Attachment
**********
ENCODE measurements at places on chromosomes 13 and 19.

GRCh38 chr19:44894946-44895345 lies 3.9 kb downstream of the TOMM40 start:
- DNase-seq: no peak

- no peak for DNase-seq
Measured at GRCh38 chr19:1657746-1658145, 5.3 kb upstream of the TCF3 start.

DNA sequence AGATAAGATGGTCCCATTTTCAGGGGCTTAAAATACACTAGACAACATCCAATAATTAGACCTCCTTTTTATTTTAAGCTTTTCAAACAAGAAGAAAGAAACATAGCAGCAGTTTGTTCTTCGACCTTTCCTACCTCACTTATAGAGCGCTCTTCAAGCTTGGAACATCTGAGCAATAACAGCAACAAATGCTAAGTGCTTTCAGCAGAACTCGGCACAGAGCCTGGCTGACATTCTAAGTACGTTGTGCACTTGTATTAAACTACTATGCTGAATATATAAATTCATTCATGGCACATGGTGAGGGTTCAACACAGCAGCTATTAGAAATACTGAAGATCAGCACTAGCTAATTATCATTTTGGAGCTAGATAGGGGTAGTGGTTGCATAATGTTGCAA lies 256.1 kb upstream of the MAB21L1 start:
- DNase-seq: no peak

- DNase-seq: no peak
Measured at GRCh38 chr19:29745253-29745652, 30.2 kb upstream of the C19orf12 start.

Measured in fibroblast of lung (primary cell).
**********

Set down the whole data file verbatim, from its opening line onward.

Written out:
ENCODE measurements at places on chromosomes 13 and 19.

GRCh38 chr19:44894946-44895345 lies 3.9 kb downstream of the TOMM40 start:
- DNase-seq: no peak

- no peak for DNase-seq
Measured at GRCh38 chr19:1657746-1658145, 5.3 kb upstream of the TCF3 start.

DNA sequence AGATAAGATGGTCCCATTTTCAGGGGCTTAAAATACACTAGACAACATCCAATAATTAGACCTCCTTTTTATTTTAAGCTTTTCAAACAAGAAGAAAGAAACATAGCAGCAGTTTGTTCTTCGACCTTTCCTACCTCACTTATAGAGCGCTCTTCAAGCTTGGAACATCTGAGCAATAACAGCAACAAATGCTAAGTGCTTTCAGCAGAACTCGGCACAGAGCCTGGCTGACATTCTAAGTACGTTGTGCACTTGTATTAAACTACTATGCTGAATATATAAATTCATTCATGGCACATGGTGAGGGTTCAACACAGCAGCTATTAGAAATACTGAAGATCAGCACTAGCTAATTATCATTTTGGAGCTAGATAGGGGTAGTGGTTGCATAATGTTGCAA lies 256.1 kb upstream of the MAB21L1 start:
- DNase-seq: no peak

- DNase-seq: no peak
Measured at GRCh38 chr19:29745253-29745652, 30.2 kb upstream of the C19orf12 start.

Measured in fibroblast of lung (primary cell).